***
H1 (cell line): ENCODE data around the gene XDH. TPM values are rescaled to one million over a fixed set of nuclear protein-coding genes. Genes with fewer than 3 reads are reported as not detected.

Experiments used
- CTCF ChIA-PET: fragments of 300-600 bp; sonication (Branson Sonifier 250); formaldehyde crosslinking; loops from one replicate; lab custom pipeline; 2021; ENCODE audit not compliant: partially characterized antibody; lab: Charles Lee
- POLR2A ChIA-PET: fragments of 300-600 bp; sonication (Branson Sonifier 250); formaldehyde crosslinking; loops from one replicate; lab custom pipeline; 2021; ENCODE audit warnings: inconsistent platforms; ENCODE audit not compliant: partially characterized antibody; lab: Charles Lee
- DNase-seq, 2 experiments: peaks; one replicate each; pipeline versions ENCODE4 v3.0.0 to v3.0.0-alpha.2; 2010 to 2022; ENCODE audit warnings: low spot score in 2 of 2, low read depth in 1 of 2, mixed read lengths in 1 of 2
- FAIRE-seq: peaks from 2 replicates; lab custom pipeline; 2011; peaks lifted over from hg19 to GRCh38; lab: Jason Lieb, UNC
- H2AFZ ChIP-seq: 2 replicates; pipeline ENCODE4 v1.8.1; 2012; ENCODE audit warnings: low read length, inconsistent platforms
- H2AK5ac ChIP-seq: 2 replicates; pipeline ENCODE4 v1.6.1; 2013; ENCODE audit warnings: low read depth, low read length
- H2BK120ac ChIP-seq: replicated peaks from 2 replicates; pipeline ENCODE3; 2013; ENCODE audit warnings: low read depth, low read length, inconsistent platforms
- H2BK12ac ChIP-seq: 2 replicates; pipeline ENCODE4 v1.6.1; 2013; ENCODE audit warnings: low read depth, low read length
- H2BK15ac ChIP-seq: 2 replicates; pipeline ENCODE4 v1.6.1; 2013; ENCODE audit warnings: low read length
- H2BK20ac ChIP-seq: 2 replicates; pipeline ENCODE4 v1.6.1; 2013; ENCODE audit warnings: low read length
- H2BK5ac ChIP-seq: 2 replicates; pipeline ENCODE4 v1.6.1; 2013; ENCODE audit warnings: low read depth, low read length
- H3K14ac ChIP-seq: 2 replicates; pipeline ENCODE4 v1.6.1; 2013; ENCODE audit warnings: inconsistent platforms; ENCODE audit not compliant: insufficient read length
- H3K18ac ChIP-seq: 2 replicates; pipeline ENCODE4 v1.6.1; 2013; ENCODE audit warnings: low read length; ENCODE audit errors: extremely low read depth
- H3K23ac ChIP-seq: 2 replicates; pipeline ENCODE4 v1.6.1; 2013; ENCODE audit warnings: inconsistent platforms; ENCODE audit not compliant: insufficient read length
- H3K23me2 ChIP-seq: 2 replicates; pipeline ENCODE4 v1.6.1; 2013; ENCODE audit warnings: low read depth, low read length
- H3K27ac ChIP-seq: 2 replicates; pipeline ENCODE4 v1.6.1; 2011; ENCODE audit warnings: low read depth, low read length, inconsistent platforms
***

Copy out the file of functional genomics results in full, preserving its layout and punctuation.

H1 (cell line): ENCODE data around the gene XDH. TPM values are rescaled to one million over a fixed set of nuclear protein-coding genes. Genes with fewer than 3 reads are reported as not detected.

Experiments used
- CTCF ChIA-PET: fragments of 300-600 bp; sonication (Branson Sonifier 250); formaldehyde crosslinking; loops from one replicate; lab custom pipeline; 2021; ENCODE audit not compliant: partially characterized antibody; lab: Charles Lee
- POLR2A ChIA-PET: fragments of 300-600 bp; sonication (Branson Sonifier 250); formaldehyde crosslinking; loops from one replicate; lab custom pipeline; 2021; ENCODE audit warnings: inconsistent platforms; ENCODE audit not compliant: partially characterized antibody; lab: Charles Lee
- DNase-seq, 2 experiments: peaks; one replicate each; pipeline versions ENCODE4 v3.0.0 to v3.0.0-alpha.2; 2010 to 2022; ENCODE audit warnings: low spot score in 2 of 2, low read depth in 1 of 2, mixed read lengths in 1 of 2
- FAIRE-seq: peaks from 2 replicates; lab custom pipeline; 2011; peaks lifted over from hg19 to GRCh38; lab: Jason Lieb, UNC
- H2AFZ ChIP-seq: 2 replicates; pipeline ENCODE4 v1.8.1; 2012; ENCODE audit warnings: low read length, inconsistent platforms
- H2AK5ac ChIP-seq: 2 replicates; pipeline ENCODE4 v1.6.1; 2013; ENCODE audit warnings: low read depth, low read length
- H2BK120ac ChIP-seq: replicated peaks from 2 replicates; pipeline ENCODE3; 2013; ENCODE audit warnings: low read depth, low read length, inconsistent platforms
- H2BK12ac ChIP-seq: 2 replicates; pipeline ENCODE4 v1.6.1; 2013; ENCODE audit warnings: low read depth, low read length
- H2BK15ac ChIP-seq: 2 replicates; pipeline ENCODE4 v1.6.1; 2013; ENCODE audit warnings: low read length
- H2BK20ac ChIP-seq: 2 replicates; pipeline ENCODE4 v1.6.1; 2013; ENCODE audit warnings: low read length
- H2BK5ac ChIP-seq: 2 replicates; pipeline ENCODE4 v1.6.1; 2013; ENCODE audit warnings: low read depth, low read length
- H3K14ac ChIP-seq: 2 replicates; pipeline ENCODE4 v1.6.1; 2013; ENCODE audit warnings: inconsistent platforms; ENCODE audit not compliant: insufficient read length
- H3K18ac ChIP-seq: 2 replicates; pipeline ENCODE4 v1.6.1; 2013; ENCODE audit warnings: low read length; ENCODE audit errors: extremely low read depth
- H3K23ac ChIP-seq: 2 replicates; pipeline ENCODE4 v1.6.1; 2013; ENCODE audit warnings: inconsistent platforms; ENCODE audit not compliant: insufficient read length
- H3K23me2 ChIP-seq: 2 replicates; pipeline ENCODE4 v1.6.1; 2013; ENCODE audit warnings: low read depth, low read length
- H3K27ac ChIP-seq: 2 replicates; pipeline ENCODE4 v1.6.1; 2011; ENCODE audit warnings: low read depth, low read length, inconsistent platforms